The German state has withdrawn funding for the Turkish-Islamic Union for Religious Affairs (DİTİB ) for next year amid unprecedentedly sour relations with Ankara.
As Berlin gears up to trim DİTİB's funding in a move likely to further strain ties with Ankara, DİTİB expressed sadness over the issue, saying that the funding was in no way for religious affairs, but for social projects for the sake of refugees, youth and children in Germany. "It will have no damaging impact on DİTİB at all. The German state has been extending support to projects for democracy, youth and refugees," DİTİB Secretary-General Bekir Alboğa told Daily Sabah.
The German Kölner Stadt Anzeiger newspaper said in a recent article that the sum for DİTİB's projects in 2018 would be less than 300,000 euros, which is one-fifth of the funding in 2017 and one-tenth of that from 2016.
Alboğa said that such decisions will prevent the EU from investing more in social projects that also benefit Germans. Asserteing that DİTİB has not received "even a single cent from the German state for our own religious affairs," Alboğa said that it would have considerable consequences on the public.
The Turkish-Islamic union has often come under heavy fire from German politicians due to its alleged closeness to Ankara and spying activities across the country. In line with the accusations, the German police raided homes of four Turkish clerics in February. Upon a warrant issued by the Federal Public Prosecutor's Office, raids were conducted on the houses of four DİTİB workers in North Rhine-Westphalia and Rhineland-Palatinate.
German Justice Minister Heiko Maas said at the time that the clerics were "members of the Turkish-Islamic Union for Religious Affairs" and that the influence of the Turkish state on DİTİB "is big."
However, the Federal Office for the Protection of the Constitution (BfV) later announced that they had found no evidence linking the DİTİB imams with spies.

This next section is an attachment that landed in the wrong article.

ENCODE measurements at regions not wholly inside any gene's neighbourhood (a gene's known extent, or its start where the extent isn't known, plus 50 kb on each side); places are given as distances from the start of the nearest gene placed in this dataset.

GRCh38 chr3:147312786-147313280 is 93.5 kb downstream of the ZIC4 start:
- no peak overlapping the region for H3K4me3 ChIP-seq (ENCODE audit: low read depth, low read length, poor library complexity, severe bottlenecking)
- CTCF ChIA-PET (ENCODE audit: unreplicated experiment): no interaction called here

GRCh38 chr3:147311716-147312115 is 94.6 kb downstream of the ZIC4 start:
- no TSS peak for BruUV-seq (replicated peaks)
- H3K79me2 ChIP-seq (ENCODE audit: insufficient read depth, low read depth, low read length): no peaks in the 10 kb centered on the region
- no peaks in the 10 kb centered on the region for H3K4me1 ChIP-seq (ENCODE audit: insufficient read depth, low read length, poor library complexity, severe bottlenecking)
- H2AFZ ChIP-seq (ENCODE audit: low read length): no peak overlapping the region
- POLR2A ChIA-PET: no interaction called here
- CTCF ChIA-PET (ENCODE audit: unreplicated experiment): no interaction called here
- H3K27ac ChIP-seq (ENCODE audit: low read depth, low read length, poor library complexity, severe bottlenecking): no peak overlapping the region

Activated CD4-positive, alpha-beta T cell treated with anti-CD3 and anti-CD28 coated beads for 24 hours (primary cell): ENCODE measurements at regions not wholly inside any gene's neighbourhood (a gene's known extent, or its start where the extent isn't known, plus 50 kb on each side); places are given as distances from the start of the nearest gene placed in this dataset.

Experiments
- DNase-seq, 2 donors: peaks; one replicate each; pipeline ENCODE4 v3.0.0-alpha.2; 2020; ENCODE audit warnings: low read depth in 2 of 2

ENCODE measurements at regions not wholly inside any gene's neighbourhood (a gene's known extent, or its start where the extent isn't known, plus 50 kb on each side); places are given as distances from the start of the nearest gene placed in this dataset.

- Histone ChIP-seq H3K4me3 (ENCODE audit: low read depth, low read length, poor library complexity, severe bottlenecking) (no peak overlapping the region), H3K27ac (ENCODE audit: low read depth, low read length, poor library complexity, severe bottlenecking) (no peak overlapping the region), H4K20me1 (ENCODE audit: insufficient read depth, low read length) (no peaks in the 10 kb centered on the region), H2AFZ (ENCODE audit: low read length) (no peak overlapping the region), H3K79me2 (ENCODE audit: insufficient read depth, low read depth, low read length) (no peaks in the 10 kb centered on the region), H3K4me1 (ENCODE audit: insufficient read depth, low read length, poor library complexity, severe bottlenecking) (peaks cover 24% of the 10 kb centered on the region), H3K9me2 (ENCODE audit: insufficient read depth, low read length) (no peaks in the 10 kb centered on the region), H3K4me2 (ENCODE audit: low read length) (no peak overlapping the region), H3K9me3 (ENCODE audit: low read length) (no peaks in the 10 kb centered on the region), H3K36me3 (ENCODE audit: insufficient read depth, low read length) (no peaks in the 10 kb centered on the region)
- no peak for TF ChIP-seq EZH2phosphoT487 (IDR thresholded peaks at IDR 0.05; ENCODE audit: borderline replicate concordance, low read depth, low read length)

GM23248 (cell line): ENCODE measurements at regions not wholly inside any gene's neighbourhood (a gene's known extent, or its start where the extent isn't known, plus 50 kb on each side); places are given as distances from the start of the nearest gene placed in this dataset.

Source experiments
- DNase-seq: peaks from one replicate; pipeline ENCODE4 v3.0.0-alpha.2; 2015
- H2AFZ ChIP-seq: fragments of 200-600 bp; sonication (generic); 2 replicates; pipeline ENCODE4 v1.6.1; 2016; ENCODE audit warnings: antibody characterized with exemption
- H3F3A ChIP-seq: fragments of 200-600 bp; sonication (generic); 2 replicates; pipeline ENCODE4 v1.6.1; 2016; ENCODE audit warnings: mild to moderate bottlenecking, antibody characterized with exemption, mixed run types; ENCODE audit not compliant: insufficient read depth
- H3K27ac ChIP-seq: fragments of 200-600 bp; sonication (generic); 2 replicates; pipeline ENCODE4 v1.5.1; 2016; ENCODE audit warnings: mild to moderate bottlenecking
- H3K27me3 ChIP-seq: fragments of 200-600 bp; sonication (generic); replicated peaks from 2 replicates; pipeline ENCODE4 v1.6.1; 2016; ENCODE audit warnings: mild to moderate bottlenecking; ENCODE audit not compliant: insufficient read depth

Former Presidency of Religious Affairs (DİB) head Mehmet Görmez slammed Berlin for the "baseless accusations" at the time. "Using religious officials and religious organizations as tools for domestic politics with baseless and delusory allegations is unacceptable," he said.
Even though DİTİB says it is not connected to Ankara, and DİB rejects allegations that DİTİB is steered from the Turkish capital, German politicians have gone on the offensive against the union. Volker Beck, the parliamentary spokesman for the Greens, suggested that the German state should freeze its cooperation with nongovernmental organizations such as DİTİB and the Central Council of Muslims in Germany (ZMD).
"The state must know with whom it is dealing, when it comes to project funding, religion, teaching of Islam and even the recognition as a body governed by public law," Beck said.
Berlin's swift decision to trim DİTİB's state funding comes amid a diplomatic spat between Ankara and Berlin. Bilateral ties have been extremely strained since the run-up to the April 16 referendum in Turkey.
The two countries locked horns last summer more often than not. Multiple bans on German parliamentarians from visiting German troops at air bases in Turkey and Berlin's alleged support for terrorists from the PKK and Gülenist Terror Group (FETÖ) have been at the core of the crisis.
The strife peaked during the campaign for the German elections on Sept. 25. Christian Democratic Union (CDU) head, Chancellor Angela Merkel, and Social Democratic Party (SPD) leader Martin Schulz centered their live televised debate on Sept. 3 on policy on Turkey. The two party leaders pledged to be tougher with Ankara and work harder to end Turkey's European Union accession bid.
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